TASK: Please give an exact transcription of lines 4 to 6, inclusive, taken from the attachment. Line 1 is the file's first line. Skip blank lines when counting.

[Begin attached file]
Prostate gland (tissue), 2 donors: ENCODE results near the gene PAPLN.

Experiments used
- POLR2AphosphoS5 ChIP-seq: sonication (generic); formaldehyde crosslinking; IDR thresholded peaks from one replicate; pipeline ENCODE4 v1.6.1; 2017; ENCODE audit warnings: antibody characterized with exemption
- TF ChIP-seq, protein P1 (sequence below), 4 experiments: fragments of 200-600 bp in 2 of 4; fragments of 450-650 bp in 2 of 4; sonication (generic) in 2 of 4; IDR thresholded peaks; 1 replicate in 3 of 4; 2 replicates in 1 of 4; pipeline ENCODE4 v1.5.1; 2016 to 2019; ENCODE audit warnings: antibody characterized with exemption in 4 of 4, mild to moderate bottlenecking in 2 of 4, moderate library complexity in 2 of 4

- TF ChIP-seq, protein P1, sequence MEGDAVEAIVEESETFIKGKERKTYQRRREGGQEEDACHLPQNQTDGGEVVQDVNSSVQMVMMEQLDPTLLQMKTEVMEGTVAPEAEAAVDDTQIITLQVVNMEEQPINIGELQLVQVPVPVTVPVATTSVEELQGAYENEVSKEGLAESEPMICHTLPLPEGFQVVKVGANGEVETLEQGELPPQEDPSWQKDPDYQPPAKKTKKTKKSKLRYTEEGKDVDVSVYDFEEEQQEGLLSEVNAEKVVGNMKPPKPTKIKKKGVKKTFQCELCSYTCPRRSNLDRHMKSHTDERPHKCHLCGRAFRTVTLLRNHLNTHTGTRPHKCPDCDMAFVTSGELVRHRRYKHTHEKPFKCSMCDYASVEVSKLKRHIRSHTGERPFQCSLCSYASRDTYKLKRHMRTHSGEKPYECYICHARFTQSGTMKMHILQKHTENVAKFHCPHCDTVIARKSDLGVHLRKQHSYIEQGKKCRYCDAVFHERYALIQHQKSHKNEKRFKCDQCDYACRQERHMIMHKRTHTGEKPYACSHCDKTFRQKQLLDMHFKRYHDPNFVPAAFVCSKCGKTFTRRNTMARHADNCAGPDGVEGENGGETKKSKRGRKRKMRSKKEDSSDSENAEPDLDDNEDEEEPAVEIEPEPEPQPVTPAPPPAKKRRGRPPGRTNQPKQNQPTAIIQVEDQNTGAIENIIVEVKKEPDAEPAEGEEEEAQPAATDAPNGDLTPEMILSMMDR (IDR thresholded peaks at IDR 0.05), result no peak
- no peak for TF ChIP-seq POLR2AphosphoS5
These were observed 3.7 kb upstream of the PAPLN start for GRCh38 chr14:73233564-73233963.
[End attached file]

- TF ChIP-seq, protein P1 (sequence below), 4 experiments: fragments of 200-600 bp in 2 of 4; fragments of 450-650 bp in 2 of 4; sonication (generic) in 2 of 4; IDR thresholded peaks; 1 replicate in 3 of 4; 2 replicates in 1 of 4; pipeline ENCODE4 v1.5.1; 2016 to 2019; ENCODE audit warnings: antibody characterized with exemption in 4 of 4, mild to moderate bottlenecking in 2 of 4, moderate library complexity in 2 of 4

- TF ChIP-seq, protein P1, sequence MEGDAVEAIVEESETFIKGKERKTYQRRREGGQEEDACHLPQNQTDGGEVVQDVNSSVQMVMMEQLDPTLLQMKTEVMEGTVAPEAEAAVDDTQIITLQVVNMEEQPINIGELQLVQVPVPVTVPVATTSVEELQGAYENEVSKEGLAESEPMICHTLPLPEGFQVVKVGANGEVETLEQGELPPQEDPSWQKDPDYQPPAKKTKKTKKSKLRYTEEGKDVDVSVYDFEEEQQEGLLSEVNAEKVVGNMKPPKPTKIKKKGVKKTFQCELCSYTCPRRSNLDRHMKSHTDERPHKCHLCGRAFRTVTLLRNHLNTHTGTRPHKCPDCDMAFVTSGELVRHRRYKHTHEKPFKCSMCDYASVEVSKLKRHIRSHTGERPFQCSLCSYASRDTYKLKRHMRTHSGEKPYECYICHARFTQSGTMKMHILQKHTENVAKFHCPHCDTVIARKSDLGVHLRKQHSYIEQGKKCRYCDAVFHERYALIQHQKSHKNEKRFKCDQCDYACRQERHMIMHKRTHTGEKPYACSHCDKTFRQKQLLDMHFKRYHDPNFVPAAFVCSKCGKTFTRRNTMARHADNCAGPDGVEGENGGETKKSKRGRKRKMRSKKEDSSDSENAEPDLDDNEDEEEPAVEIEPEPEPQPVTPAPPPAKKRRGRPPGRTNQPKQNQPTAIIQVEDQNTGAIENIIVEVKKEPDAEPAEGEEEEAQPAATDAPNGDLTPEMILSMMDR (IDR thresholded peaks at IDR 0.05), result no peak
- no peak for TF ChIP-seq POLR2AphosphoS5